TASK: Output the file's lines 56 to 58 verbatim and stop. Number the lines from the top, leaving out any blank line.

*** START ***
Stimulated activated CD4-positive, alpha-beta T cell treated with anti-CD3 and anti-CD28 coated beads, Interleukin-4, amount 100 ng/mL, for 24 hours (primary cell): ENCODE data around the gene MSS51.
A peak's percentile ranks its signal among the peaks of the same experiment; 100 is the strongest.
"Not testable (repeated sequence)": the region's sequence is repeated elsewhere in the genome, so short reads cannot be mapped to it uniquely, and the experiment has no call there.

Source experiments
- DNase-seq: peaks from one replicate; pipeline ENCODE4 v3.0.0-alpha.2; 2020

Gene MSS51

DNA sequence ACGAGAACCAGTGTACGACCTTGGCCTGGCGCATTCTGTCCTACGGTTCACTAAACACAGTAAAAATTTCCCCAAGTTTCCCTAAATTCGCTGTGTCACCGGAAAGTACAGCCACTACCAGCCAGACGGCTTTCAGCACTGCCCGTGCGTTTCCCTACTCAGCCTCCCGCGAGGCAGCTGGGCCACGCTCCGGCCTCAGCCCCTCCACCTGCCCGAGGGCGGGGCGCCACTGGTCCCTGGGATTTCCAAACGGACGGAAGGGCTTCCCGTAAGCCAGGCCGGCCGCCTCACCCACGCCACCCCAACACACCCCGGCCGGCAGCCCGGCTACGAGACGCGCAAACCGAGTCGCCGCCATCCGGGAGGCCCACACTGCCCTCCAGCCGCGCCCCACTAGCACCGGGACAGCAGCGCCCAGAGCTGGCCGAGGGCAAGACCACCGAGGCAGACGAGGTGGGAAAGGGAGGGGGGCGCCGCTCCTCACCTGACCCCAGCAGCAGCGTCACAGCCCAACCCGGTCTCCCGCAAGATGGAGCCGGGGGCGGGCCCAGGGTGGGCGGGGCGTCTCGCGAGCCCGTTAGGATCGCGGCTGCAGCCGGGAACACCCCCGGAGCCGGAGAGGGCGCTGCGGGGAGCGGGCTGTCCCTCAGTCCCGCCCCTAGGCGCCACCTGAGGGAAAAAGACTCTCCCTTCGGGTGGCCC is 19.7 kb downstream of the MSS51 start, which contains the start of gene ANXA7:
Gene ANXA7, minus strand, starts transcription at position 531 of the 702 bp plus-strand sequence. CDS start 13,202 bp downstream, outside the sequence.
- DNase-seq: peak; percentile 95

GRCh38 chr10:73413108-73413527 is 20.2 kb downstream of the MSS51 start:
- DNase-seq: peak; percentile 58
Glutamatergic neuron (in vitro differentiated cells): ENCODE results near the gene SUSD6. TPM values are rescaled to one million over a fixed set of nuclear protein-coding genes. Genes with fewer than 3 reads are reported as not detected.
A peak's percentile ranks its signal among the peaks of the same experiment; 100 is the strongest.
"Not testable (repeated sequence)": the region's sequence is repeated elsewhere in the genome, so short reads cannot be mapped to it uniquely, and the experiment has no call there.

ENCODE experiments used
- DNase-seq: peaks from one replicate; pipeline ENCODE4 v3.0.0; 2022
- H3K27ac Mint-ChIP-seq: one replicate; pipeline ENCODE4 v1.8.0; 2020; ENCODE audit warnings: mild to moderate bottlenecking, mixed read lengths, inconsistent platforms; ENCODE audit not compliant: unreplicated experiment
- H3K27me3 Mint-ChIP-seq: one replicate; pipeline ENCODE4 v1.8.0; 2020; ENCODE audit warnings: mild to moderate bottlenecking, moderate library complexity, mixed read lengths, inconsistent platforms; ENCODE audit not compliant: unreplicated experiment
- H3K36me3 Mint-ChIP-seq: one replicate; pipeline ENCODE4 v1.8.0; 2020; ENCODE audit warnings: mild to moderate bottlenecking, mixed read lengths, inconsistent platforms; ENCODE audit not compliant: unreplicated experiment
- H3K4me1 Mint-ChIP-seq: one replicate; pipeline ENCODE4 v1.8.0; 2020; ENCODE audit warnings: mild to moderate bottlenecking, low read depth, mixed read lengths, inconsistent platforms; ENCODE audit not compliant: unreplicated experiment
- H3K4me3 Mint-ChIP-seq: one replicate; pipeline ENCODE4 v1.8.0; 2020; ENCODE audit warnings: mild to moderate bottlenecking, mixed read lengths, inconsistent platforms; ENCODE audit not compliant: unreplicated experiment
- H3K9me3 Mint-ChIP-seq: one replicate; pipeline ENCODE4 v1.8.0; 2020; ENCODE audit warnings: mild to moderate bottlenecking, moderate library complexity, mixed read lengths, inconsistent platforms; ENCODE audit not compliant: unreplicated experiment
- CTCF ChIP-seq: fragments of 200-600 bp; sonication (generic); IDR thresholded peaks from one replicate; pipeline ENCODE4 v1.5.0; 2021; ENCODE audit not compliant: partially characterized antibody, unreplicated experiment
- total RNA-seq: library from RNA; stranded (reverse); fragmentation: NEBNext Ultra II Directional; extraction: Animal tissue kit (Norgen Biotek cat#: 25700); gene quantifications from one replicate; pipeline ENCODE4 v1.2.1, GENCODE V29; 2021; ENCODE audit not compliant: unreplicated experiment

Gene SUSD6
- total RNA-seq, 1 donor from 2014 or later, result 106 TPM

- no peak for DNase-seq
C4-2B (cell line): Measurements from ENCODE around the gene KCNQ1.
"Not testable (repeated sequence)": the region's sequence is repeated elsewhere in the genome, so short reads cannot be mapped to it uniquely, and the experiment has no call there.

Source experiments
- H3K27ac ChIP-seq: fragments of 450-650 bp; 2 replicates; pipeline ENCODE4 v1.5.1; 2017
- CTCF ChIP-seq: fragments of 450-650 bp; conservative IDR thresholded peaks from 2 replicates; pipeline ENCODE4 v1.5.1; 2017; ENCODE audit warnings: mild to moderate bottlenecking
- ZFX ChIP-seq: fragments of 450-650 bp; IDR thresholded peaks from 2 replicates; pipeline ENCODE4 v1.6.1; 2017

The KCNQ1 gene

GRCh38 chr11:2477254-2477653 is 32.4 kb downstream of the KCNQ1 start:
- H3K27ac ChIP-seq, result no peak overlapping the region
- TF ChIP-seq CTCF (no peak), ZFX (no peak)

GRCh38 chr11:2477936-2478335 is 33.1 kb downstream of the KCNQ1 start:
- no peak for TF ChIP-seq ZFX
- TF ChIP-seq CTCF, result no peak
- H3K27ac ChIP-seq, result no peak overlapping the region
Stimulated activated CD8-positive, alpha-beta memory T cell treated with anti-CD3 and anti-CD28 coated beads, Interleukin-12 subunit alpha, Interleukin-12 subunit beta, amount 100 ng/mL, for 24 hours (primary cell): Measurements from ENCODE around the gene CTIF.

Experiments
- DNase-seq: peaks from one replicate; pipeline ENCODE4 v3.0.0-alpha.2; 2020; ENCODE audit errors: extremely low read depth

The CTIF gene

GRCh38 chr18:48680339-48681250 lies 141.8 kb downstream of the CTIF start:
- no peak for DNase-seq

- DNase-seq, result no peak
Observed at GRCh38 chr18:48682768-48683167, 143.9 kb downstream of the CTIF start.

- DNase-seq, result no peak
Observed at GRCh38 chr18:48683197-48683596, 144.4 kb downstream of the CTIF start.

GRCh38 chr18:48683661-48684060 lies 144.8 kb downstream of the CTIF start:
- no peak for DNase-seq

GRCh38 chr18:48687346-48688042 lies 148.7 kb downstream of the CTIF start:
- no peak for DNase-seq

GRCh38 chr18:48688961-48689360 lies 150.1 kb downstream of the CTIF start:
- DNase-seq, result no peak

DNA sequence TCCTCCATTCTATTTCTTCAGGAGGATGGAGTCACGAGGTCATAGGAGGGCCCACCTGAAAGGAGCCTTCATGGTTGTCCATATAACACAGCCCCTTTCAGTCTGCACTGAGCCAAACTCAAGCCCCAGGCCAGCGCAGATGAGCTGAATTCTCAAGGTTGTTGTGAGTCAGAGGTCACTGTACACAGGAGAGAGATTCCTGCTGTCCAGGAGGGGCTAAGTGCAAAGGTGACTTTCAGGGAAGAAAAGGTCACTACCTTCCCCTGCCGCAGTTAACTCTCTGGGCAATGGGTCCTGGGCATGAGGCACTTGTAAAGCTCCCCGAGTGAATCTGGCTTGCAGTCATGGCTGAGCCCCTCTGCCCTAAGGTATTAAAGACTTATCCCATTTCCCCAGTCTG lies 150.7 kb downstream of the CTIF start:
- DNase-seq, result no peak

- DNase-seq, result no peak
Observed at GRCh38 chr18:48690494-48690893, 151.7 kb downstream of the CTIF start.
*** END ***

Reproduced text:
GRCh38 chr18:48688961-48689360 lies 150.1 kb downstream of the CTIF start:
- DNase-seq, result no peak

DNA sequence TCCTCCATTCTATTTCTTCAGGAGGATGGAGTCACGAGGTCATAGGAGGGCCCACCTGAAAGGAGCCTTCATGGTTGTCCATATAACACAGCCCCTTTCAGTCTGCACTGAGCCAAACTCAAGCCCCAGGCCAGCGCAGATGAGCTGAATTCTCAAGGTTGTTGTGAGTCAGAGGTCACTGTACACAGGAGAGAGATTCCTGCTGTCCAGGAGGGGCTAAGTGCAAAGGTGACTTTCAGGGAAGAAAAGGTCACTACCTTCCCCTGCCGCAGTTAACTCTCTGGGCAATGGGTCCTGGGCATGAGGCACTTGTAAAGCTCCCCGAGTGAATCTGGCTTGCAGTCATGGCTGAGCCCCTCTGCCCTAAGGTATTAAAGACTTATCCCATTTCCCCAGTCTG lies 150.7 kb downstream of the CTIF start: